Tens of thousands of people are due to rally in the Turkish city of Istanbul at the end of a 450km (280-mile) protest march against the government of President Recep Tayyip Erdogan.
Huge crowds have joined the “justice” march since it began in the capital Ankara on 15 June.
They are demonstrating against the mass dismissals and imprisonments that followed last year’s failed coup.
President Erdogan has accused the marchers of supporting terrorism.
He said the Republican People’s Party (CHP) – which has organised the march – had gone beyond political opposition and was “acting with terrorist organisations and the forces inciting them against our country”.
CHP leader Kemal Kilicdaroglu launched the march after one of his MPs, Enis Berberoglu, was arrested for allegedly leaking documents purporting to show that the government was arming jihadists in Syria.
Mr Berberoglu denies the charge. Sunday’s rally is taking place outside the jail in which he is being held.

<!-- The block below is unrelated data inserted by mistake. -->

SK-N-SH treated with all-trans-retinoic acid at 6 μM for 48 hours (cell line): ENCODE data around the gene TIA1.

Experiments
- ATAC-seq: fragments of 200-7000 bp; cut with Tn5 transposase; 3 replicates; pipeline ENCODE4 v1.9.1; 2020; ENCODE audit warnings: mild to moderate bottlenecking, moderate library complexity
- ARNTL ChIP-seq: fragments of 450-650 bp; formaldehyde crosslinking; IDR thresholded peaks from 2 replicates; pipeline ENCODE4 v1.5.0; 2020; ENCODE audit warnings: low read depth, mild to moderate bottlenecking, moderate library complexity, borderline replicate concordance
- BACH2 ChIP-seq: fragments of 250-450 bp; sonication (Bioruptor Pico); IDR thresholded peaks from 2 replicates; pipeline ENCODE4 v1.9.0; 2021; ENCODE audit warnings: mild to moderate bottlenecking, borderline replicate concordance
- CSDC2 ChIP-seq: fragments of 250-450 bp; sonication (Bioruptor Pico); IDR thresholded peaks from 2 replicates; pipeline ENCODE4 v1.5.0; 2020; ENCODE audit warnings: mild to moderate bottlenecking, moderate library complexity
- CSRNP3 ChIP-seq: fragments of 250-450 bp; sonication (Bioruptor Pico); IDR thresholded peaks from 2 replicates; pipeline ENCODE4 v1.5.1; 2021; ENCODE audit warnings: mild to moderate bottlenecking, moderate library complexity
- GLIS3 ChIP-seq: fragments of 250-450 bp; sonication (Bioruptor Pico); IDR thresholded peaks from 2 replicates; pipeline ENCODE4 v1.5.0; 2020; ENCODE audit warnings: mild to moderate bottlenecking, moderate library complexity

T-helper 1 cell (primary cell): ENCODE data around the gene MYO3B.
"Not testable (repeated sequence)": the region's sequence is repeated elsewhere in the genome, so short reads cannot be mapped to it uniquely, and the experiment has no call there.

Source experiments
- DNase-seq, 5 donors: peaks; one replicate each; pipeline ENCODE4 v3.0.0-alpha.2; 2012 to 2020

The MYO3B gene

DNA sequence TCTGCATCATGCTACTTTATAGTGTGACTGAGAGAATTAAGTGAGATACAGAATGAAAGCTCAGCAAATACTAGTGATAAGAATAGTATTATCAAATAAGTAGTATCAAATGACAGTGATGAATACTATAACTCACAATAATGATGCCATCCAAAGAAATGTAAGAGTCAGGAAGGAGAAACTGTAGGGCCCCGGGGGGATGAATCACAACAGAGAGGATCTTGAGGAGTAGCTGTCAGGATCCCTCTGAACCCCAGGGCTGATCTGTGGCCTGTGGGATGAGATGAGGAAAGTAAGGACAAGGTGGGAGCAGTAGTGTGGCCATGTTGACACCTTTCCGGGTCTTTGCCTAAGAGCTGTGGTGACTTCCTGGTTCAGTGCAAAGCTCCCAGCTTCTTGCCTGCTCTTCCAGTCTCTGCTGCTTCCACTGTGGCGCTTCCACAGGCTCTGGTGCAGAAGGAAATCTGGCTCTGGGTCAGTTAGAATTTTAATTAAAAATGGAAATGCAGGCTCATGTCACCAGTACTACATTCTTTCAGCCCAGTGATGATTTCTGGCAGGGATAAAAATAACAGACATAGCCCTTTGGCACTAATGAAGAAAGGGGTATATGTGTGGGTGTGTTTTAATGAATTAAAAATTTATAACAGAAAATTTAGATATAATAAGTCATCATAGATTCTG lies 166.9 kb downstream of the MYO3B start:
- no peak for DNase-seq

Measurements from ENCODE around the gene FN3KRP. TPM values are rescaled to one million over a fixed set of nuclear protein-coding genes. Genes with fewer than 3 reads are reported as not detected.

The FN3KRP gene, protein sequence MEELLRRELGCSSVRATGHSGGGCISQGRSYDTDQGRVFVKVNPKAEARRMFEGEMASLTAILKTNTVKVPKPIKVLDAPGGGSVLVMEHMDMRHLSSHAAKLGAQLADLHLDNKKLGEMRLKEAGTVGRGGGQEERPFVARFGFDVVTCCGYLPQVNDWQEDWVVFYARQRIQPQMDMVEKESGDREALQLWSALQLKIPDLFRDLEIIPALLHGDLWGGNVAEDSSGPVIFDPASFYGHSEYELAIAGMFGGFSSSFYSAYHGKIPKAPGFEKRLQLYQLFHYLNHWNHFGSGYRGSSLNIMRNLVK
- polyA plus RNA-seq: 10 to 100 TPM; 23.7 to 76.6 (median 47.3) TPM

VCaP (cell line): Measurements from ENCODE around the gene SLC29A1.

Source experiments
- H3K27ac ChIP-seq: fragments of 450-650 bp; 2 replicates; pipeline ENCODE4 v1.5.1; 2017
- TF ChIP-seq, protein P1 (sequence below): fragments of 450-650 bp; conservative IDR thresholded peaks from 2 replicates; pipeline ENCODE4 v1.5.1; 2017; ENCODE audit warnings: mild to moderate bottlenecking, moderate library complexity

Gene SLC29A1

More than 50,000 people have been arrested and 140,000 dismissed or suspended since last year’s attempted military takeover.
The detentions of human rights activists and leading journalists have drawn international condemnation.
Mr Kilicdaroglu, who began the march and has walked around 20km a day, says the purges and emergency rule by Mr Erdogan constitute a “second coup”.
The failed coup last July saw rogue soldiers bombing government buildings and driving tanks into civilians, killing more than 260.
The BBC’s Mark Lowen in Istanbul says the march has become an unprecedented show of defiance against the President Erdogan.
There is a widespread feeling that the government has seized the chance to crush all opponents, not just alleged coup supporters, our correspondent adds.